New Chair seeks to merge two disparate worlds

Image of Nicole Redvers
By Cam Buchan

Nicole Redvers’ work is a delicate dance between two health perspectives that, till this point in time, haven’t quite been in step with each other.

Redvers comes to Schulich School of Medicine & Dentistry as associate professor, Department of Epidemiology & Biostatistics, and brings with her a new field of study as the University’s Western Research Chair and Director of Indigenous Planetary Health. It’s a transdisciplinary umbrella of research focused on Indigenous health and the translation of Indigenous knowledge, methodology, evaluations and perspectives into Western medicine.

She will also teach an Indigenous health course, which focuses on the same material, starting in January 2023, as part of the Master of Public Health program.

“Most of my current work has focused on planetary health – what some people may know more commonly as climate change and health,” said Redvers, who began her new role on Nov. 1. “I like to take the ‘planetary health’ approach because it takes the viewpoint of the Indigenous community – about the connection between planetary and personal health – because that is the way our communities view health. They are interconnected.”

Her holistic approach addresses the impact of human disruptions on our earth systems and the resulting effect on all life on earth.

“With the multiple crises we face – whether it’s climate change or the pandemic or any other public health issue – the fundamental barrier to providing effective Indigenous care are the two very different worldviews: The Indigenous perspective and the Western perspective,” Redvers explained. “It’s a delicate dance of translating knowledge between two systems for the overall well-being of both communities.”

The dance has been successful in getting Indigenous perspectives into Western-based deliverables. For example, Redvers’ work in microbiology has focused on transforming Indigenous narratives into Western language and demonstrating how the result positively affects the development of public health solutions on the ground.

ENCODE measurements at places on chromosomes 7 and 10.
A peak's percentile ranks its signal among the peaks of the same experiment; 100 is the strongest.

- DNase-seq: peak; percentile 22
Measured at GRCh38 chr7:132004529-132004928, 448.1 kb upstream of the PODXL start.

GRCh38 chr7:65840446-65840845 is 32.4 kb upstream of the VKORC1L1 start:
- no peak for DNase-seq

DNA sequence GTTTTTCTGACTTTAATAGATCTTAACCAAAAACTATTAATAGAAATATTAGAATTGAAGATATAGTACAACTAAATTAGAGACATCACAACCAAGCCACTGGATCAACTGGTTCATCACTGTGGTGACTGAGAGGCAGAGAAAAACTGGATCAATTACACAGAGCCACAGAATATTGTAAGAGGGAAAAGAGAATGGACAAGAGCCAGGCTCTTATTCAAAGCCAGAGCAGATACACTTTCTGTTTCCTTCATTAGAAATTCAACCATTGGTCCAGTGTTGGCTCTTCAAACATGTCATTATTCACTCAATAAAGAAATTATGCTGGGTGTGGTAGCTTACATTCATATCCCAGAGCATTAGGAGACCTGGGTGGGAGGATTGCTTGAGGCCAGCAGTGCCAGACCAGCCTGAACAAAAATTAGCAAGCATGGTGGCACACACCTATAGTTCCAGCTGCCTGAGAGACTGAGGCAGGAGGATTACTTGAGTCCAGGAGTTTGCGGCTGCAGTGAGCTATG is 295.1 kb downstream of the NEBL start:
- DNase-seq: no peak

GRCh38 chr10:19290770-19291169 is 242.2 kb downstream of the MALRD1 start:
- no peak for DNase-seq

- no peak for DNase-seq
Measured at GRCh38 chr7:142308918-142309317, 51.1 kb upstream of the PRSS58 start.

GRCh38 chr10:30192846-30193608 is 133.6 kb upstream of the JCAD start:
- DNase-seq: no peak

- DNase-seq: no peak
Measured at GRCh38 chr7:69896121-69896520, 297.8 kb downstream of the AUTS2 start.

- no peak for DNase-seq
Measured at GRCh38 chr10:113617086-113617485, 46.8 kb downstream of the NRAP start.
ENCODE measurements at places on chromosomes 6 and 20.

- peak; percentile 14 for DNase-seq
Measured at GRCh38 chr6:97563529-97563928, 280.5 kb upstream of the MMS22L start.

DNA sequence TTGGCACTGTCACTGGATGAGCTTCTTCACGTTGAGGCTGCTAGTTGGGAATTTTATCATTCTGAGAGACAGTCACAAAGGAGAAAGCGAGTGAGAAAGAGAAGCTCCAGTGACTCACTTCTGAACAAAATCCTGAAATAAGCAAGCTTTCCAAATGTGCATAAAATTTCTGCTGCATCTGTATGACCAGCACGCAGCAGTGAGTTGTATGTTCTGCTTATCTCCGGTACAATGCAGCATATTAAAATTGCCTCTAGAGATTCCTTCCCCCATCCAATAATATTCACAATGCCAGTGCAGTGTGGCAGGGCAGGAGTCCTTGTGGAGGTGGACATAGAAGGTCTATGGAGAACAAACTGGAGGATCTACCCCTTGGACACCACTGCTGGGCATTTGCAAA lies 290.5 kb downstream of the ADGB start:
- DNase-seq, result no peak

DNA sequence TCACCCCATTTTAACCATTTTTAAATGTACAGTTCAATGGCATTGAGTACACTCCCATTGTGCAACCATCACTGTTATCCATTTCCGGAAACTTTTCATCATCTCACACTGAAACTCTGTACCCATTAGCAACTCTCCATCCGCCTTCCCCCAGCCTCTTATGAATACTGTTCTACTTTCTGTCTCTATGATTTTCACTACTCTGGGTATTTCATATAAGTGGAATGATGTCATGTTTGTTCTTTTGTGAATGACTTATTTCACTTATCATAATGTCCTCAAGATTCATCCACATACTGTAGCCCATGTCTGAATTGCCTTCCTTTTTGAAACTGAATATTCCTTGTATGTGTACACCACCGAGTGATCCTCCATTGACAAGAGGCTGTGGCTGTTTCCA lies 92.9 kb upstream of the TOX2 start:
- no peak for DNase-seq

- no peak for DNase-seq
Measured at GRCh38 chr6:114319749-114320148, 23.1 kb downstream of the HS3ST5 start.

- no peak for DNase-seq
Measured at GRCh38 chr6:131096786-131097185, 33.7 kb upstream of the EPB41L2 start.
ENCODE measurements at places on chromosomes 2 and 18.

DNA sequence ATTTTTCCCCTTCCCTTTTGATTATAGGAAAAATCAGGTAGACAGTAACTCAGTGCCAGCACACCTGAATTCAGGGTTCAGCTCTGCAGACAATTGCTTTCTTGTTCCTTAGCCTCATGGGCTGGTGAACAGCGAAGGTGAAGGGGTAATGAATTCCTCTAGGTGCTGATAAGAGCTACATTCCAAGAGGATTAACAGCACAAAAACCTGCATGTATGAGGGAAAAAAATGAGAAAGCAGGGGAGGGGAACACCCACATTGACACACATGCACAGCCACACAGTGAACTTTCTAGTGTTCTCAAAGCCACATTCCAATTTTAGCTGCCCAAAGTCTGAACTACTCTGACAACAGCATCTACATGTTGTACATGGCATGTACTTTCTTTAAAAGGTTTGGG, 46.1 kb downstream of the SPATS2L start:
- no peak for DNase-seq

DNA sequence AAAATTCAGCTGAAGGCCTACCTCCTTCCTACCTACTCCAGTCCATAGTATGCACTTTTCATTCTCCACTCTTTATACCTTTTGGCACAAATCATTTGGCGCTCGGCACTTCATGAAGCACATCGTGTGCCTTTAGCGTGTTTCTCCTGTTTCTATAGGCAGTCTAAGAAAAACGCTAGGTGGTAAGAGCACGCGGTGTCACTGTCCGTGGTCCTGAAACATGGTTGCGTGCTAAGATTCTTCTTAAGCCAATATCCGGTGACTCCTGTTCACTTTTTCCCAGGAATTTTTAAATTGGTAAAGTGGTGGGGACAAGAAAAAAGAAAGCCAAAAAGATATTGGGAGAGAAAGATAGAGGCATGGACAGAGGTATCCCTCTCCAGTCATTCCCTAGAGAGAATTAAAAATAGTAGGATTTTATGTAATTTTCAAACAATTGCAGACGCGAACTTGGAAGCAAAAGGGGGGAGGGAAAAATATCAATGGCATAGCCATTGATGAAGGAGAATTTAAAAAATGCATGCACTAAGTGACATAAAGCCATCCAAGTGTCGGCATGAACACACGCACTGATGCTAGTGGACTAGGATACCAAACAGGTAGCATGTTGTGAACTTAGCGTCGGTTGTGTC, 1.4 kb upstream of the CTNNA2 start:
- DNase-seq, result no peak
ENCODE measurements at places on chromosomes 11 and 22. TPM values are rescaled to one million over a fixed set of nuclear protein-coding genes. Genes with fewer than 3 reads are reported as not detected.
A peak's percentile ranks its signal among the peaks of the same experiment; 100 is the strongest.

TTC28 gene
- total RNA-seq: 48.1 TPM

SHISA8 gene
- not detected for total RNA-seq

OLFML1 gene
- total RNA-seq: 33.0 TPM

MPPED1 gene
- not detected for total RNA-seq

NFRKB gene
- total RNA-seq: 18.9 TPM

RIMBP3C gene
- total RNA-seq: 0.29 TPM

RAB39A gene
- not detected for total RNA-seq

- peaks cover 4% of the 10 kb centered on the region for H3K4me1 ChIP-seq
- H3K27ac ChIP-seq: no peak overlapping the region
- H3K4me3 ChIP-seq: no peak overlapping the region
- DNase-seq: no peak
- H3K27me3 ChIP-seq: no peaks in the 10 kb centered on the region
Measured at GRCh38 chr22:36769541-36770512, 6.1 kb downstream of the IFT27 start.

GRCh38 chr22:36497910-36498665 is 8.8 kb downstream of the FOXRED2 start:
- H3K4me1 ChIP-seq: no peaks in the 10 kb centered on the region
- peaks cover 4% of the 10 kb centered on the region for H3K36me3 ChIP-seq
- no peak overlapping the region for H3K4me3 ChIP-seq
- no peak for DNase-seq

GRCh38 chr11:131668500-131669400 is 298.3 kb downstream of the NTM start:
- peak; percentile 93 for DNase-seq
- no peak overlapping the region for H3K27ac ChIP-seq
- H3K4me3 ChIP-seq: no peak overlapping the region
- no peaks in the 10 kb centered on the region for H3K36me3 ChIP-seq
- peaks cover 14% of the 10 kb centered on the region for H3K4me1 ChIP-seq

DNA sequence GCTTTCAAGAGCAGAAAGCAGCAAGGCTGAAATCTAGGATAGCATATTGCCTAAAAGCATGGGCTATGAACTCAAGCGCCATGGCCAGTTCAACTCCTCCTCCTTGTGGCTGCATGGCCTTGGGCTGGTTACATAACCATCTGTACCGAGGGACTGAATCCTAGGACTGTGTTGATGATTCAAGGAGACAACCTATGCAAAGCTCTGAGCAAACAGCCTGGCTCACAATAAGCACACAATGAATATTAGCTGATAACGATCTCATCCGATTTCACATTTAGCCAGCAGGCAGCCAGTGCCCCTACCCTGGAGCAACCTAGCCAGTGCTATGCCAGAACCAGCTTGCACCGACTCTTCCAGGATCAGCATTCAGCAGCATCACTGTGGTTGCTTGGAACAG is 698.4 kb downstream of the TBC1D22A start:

At Schulich Medicine

As Chair, Indigenous Planetary Health, Redvers’ work will seek to re-establish and reconnect our health and wellness systems to align with the planet’s health through the lens of Indigenous traditional knowledge.

“While early applications of planetary health and sustainable health care have largely been focused through a Western anthropocentric lens, the emerging Indigenous planetary health presence is contextual to place, ecocentric and has a deep understanding of the fundamental interconnection between Indigenous peoples’ health and the health of the planet.”

Redvers attributes her progress to the teaching and influence of her Elders, who have helped her overcome the challenges she has faced, “and to understand that to get to the other side of the river is a journey of many steps. If you make a mistake and get stuck in an eddy, you must regroup and turn around so that you’re going in the direction you should be down your river.”

Redvers believes these narratives of interconnectedness between the planet and people are becoming more important, and a critical step in healing both.

“I would like to see is a healthy world for my children and for my community, and for knowledge to be passed on within communities for the benefit not just of those communities but for all.”

Image of Nicole Redvers


Staying connected to her family and community is a challenge for Redvers, who is a member of the Deninu K’ue First Nation in the Northwest Territories and has been a long way from home for the last several years. But she visits her family there as regularly as she can and has maintained important relationships with Indigenous faculty. She also stays connected through a charity she helped found called the Arctic Indigenous Wellness Foundation, which offers traditional counselling and healing as well as cultural programming, education and teaching workshops to the Indigenous community there.

Redvers comes to Schulich Medicine from the University of North Dakota, where she was assistant professor in the Department of Indigenous Health and the Department of Family & Community Medicine at the School of Medicine and Health Sciences. While there, she was instrumental in developing the first doctoral program in Indigenous health offered in the U.S. or Canada.

“I'm excited by the effort Western has put forward toward Indigenous initiatives and it’s nice to see some of the great work that's being done,” she said. “I’m looking forward to starting the journey at Western.”